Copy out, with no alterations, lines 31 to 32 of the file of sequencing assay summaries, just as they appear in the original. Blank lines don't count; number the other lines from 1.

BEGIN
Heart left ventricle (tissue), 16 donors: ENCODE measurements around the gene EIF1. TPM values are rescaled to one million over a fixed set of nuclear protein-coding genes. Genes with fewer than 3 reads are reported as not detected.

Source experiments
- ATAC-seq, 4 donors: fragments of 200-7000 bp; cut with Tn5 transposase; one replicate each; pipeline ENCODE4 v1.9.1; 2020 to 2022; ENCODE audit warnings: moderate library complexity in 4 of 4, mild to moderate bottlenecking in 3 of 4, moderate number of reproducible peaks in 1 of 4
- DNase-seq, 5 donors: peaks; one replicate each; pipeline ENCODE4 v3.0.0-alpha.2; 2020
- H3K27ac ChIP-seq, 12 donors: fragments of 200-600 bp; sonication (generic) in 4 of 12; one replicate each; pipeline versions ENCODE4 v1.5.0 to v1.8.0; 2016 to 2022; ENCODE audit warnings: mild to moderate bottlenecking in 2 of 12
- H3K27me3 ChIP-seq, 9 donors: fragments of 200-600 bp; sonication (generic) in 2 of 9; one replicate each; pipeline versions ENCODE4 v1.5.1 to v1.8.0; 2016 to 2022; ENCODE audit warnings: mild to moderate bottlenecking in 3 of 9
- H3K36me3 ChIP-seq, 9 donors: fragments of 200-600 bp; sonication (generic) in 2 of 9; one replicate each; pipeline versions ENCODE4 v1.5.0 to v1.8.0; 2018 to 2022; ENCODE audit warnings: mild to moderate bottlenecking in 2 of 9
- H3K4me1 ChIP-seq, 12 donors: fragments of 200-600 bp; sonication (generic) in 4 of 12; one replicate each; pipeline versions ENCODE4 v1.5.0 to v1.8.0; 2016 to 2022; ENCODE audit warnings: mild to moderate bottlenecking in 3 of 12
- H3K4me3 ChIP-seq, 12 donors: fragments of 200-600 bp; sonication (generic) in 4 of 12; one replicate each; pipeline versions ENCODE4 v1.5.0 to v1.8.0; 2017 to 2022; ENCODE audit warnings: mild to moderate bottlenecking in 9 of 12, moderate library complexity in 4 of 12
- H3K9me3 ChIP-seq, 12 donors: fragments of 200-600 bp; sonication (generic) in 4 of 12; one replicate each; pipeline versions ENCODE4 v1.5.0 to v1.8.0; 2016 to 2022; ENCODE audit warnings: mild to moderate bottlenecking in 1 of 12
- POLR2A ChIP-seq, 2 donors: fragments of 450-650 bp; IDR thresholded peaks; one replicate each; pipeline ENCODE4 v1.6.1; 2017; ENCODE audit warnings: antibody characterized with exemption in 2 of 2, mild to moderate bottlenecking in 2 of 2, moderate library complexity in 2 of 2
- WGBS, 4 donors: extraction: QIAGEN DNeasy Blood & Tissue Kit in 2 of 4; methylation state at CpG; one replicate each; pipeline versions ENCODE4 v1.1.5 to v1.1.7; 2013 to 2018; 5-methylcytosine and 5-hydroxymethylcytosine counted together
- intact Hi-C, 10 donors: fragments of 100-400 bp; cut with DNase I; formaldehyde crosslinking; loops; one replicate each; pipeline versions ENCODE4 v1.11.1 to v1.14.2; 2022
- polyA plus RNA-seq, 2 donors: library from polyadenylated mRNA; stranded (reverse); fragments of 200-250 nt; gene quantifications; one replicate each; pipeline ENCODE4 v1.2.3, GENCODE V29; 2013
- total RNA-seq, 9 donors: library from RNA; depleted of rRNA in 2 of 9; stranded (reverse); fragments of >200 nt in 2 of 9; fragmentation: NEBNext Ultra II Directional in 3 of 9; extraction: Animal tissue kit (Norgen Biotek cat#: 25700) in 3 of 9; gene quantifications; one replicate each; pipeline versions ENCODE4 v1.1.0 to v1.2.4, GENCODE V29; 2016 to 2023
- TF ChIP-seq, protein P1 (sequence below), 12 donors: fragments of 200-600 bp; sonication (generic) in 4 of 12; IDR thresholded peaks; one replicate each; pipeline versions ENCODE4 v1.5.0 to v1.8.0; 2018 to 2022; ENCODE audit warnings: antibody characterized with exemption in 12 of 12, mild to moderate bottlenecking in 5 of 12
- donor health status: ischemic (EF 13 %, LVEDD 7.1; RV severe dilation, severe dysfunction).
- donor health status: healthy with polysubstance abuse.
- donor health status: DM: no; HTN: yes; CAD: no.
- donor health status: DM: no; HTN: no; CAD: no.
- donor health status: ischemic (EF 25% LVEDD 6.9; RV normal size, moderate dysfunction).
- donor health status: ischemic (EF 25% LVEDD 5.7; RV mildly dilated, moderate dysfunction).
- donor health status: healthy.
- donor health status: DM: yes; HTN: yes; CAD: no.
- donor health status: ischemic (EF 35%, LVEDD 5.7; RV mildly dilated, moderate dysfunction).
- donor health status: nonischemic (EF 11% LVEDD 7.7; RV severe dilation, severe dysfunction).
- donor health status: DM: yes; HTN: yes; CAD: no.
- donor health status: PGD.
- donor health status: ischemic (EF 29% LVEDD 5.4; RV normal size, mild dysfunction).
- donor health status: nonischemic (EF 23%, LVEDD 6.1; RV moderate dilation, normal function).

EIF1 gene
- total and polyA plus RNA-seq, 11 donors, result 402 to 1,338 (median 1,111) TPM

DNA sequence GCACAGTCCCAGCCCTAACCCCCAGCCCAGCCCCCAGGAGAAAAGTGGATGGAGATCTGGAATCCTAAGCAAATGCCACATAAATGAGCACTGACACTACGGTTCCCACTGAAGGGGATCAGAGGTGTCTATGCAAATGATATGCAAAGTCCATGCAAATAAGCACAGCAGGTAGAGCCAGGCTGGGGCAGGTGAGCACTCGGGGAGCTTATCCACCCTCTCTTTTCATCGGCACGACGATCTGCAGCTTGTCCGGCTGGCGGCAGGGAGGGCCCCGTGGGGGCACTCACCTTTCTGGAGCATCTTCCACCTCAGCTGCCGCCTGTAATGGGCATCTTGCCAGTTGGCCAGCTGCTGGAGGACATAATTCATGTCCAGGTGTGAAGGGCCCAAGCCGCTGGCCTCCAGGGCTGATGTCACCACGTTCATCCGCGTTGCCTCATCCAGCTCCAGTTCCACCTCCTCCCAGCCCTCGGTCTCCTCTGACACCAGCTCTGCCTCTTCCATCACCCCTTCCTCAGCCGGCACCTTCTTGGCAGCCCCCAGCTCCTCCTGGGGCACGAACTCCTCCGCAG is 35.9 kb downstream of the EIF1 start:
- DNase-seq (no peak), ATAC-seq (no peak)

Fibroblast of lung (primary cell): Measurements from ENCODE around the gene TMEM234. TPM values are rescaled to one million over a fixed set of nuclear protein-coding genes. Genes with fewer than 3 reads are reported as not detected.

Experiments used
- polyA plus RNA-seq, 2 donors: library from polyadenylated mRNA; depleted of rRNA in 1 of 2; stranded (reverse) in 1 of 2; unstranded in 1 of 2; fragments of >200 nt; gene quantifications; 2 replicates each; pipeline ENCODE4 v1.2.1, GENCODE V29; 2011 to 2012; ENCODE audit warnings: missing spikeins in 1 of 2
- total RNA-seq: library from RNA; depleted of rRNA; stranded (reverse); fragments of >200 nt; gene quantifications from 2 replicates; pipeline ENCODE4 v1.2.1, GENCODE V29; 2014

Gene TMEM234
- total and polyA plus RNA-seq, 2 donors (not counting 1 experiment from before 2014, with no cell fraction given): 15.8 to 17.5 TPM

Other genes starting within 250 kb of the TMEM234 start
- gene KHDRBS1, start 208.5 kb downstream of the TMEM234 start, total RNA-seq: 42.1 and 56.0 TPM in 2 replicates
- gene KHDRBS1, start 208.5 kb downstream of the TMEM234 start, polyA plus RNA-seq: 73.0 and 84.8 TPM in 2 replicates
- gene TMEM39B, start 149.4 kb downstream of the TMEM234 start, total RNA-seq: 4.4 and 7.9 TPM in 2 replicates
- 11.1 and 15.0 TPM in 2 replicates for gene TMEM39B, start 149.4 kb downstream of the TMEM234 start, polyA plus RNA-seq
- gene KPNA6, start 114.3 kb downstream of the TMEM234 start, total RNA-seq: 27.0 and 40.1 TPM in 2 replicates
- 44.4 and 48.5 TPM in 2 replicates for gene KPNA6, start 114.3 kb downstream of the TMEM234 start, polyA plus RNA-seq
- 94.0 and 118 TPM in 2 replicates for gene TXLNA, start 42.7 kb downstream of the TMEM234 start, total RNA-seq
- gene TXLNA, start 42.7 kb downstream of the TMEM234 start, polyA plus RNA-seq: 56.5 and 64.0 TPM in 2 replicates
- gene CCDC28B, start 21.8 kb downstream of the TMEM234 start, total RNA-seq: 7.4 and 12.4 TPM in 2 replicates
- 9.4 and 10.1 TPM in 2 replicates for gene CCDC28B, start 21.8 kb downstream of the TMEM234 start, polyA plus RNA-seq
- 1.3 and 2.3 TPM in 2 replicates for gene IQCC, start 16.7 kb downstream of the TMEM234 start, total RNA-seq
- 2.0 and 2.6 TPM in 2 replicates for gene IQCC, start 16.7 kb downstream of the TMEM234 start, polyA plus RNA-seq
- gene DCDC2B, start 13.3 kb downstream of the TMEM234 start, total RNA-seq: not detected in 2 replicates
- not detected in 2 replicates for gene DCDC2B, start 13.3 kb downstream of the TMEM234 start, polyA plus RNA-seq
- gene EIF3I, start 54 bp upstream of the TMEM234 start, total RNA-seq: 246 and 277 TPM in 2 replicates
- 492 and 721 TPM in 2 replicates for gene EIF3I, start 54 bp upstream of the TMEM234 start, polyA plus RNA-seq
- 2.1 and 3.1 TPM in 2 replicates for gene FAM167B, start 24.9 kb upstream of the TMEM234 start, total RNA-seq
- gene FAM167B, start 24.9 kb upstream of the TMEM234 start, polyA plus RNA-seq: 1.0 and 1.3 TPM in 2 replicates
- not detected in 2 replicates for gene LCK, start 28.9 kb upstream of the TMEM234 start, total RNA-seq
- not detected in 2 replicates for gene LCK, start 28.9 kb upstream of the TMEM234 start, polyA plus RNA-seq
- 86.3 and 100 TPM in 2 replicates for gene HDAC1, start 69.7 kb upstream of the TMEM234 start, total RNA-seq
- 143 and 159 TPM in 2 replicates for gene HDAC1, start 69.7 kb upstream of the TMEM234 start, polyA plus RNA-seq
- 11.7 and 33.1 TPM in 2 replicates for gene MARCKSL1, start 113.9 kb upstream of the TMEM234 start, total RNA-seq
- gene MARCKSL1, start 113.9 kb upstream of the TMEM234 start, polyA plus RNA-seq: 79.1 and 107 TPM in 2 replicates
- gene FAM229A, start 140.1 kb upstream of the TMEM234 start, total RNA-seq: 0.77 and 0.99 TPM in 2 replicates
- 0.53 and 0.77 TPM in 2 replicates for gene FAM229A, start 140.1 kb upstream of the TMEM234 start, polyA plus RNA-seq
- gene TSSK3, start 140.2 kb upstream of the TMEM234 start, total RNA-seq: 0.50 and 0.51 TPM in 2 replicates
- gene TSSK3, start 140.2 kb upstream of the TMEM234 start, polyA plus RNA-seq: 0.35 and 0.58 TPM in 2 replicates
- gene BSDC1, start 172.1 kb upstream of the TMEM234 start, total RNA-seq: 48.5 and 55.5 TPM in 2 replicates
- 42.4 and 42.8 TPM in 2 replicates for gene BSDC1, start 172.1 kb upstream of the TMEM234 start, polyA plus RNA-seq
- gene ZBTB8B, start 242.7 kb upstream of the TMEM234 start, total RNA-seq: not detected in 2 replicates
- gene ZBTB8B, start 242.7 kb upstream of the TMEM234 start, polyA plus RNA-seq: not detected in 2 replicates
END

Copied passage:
EIF1 gene
- total and polyA plus RNA-seq, 11 donors, result 402 to 1,338 (median 1,111) TPM